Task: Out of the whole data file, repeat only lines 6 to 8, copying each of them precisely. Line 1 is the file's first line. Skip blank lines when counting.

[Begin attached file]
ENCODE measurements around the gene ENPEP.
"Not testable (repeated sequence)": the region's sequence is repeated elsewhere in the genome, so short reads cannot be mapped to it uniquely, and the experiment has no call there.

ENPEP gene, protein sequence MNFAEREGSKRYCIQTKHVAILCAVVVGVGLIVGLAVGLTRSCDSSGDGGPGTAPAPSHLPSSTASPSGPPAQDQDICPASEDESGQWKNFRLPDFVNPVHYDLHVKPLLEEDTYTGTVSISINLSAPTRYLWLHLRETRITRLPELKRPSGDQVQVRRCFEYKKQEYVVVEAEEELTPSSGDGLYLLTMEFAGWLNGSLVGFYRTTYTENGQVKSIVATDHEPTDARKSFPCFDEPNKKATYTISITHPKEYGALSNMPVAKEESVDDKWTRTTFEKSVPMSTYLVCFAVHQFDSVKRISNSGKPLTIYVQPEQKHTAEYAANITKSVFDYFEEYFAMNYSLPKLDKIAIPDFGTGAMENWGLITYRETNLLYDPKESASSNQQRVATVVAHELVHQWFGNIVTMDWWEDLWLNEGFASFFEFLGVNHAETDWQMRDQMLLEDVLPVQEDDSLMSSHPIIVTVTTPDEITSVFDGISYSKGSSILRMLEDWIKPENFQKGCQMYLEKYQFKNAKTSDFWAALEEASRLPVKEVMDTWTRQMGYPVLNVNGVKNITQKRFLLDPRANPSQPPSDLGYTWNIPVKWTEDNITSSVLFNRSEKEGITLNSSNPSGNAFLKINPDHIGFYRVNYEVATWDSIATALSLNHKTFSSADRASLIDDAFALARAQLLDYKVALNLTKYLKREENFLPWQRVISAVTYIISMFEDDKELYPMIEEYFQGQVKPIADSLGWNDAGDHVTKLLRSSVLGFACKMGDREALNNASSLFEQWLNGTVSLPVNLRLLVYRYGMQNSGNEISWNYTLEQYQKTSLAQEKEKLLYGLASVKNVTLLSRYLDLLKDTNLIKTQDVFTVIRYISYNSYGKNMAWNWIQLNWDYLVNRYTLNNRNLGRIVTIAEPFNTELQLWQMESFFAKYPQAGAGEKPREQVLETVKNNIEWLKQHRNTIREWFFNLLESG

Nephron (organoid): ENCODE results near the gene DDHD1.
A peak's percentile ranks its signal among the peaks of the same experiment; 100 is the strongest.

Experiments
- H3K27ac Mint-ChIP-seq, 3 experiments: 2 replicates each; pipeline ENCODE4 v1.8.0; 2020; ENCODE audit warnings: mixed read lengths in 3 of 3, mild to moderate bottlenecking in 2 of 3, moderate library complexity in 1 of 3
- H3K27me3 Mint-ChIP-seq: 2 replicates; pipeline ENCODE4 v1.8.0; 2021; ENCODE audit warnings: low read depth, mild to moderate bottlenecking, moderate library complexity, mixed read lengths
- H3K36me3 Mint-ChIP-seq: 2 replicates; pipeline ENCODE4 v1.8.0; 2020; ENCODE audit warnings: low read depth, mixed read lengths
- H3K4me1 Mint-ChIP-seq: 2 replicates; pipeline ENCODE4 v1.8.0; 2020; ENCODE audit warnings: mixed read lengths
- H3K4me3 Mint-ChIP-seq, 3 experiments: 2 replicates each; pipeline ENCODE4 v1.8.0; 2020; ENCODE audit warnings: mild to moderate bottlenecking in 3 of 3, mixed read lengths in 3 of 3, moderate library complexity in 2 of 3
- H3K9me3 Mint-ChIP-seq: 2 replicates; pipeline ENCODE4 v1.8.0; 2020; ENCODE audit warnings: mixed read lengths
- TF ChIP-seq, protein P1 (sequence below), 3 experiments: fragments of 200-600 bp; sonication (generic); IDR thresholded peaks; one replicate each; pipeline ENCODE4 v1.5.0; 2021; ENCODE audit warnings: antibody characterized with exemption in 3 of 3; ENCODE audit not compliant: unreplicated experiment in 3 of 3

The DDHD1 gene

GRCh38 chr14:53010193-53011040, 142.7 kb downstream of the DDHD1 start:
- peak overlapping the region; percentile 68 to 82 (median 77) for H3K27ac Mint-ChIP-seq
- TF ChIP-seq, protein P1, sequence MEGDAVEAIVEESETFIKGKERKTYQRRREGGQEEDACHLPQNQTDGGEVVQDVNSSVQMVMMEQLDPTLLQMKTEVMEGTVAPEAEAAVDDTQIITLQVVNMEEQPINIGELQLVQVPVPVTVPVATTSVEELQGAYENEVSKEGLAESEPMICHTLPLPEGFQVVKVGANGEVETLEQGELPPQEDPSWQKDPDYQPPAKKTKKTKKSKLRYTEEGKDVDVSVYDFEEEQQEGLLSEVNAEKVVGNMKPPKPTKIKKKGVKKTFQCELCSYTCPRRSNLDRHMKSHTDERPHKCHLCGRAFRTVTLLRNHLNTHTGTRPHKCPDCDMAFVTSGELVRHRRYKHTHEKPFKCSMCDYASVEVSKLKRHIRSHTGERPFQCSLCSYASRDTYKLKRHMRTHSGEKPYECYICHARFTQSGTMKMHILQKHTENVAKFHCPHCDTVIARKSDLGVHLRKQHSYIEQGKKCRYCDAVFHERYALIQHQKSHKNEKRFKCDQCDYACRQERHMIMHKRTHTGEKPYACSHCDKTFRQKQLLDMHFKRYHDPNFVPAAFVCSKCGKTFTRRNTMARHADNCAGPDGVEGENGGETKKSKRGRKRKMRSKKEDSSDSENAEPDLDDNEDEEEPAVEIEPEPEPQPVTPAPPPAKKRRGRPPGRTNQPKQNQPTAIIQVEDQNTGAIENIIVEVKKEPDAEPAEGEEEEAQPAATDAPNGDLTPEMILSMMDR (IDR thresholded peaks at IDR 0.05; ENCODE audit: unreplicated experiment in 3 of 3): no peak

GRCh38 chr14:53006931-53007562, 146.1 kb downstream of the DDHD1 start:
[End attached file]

Experiments
- H3K27ac Mint-ChIP-seq, 3 experiments: 2 replicates each; pipeline ENCODE4 v1.8.0; 2020; ENCODE audit warnings: mixed read lengths in 3 of 3, mild to moderate bottlenecking in 2 of 3, moderate library complexity in 1 of 3
- H3K27me3 Mint-ChIP-seq: 2 replicates; pipeline ENCODE4 v1.8.0; 2021; ENCODE audit warnings: low read depth, mild to moderate bottlenecking, moderate library complexity, mixed read lengths